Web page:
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Hey, build a trailer frame then mount the AS to it.. Just remove axles and make arrangement for all the bits...cheaper than a "new" frame, removal, repair, replace.

Then when your sojourn is complete, hard mount the AS on blocks in the ground and sell the trailer to a farmer or trucker.
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Old 12-11-2013, 06:23 PM   #40
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Okay my 2bits. Bolts and braces till you get it home and make the final call! Many people have made comments about safety and responsibility but I just don't take you as a let them worry about that kinda guy! If it will work make it a work of art just make it safe to your standard! As for the final solution I would recommend a new or used frame replacement! Do your thing and no regrets cause you are the only one that's has do deal with it. Just my 2bits.
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Old 12-11-2013, 08:10 PM   #41
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I would pull the belly skins and see what you have to work with. I expect that the worst of the rust is concentrated in the front A-Frame and the rear bumper area. Rear end rot is common are a result of some design issues. You probably have rear end floor rot under bed (s) in the rear. I think the A-frame can be fixed relatively easily. The worst of the rot is in the corner. If you cut all the bad stuff out and get some new steel and cut it to fit the missing areas and a welder can put it back together. It won't hurt to add some gussets to make it a little stronger. Now you can pull it to a place where you can finish the R&R. Without the skins in the way you can see what you have to work with. The fiberglass insulation gets water logged and really increases the frame rot.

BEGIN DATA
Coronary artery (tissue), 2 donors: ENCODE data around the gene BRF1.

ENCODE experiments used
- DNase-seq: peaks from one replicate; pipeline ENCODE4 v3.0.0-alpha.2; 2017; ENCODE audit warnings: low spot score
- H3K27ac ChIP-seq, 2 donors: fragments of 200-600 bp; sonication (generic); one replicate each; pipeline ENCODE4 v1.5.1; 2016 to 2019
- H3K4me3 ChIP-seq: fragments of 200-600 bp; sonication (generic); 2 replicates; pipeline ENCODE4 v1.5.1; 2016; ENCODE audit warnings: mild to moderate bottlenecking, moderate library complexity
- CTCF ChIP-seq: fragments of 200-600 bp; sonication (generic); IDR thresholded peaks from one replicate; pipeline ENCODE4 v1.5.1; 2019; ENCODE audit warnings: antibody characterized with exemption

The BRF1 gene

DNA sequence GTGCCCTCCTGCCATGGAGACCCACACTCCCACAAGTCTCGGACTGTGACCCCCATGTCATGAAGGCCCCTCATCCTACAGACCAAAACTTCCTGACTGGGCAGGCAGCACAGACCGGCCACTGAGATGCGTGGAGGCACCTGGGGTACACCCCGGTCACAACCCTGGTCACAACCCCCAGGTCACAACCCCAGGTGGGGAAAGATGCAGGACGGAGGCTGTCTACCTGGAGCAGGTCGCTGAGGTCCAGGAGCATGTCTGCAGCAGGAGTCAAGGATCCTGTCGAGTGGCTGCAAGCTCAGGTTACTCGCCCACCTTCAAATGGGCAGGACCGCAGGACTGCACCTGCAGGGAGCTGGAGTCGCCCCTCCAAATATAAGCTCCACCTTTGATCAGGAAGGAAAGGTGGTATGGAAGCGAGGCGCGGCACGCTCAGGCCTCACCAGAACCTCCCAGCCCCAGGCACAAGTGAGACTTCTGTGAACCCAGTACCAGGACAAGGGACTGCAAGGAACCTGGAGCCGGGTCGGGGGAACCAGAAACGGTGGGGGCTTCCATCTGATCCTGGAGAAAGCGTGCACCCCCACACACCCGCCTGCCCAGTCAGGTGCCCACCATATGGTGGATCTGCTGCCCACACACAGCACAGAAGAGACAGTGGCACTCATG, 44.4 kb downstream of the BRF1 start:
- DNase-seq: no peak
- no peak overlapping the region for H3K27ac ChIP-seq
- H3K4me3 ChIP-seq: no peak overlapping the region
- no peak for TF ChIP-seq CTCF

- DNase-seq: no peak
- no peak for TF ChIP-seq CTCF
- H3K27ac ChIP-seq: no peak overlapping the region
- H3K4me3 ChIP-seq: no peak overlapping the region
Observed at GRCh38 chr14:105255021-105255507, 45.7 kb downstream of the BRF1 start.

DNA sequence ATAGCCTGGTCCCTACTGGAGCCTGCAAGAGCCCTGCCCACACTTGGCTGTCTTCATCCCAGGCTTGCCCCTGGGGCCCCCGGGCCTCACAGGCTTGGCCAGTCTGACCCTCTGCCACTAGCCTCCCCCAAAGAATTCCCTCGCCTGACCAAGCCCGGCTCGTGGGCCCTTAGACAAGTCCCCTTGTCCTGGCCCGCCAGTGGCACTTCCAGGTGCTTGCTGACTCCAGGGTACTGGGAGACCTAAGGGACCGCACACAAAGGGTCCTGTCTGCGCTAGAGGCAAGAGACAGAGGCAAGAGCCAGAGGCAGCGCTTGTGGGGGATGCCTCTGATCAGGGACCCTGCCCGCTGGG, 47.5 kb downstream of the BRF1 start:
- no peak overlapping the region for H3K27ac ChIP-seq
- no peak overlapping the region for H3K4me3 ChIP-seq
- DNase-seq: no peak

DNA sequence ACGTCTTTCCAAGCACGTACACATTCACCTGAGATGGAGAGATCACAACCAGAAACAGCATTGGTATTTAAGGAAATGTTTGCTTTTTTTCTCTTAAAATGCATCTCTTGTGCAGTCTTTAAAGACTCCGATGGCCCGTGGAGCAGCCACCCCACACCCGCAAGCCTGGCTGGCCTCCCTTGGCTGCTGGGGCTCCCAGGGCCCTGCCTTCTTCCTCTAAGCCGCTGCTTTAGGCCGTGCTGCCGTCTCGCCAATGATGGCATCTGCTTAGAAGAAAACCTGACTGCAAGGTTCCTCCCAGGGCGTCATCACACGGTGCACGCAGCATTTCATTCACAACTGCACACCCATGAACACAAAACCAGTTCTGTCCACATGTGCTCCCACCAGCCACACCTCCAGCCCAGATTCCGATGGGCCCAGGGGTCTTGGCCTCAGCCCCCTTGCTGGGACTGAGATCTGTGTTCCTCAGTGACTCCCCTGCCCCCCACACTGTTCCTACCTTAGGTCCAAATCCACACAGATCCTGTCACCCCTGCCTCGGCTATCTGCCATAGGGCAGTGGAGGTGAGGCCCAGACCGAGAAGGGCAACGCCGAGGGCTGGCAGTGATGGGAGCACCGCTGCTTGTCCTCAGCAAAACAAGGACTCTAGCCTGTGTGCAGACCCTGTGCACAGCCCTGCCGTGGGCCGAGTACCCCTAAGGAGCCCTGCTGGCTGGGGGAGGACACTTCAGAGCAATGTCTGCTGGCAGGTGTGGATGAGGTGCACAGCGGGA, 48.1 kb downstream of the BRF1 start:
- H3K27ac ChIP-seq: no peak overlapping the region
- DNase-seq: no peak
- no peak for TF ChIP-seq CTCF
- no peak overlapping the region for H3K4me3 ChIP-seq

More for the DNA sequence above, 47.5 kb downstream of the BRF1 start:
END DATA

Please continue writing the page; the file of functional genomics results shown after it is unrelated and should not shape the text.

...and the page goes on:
Perry
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Old 12-12-2013, 06:13 AM   #42
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I agree with dropping the belly pan and doing the patch repair! You can do this!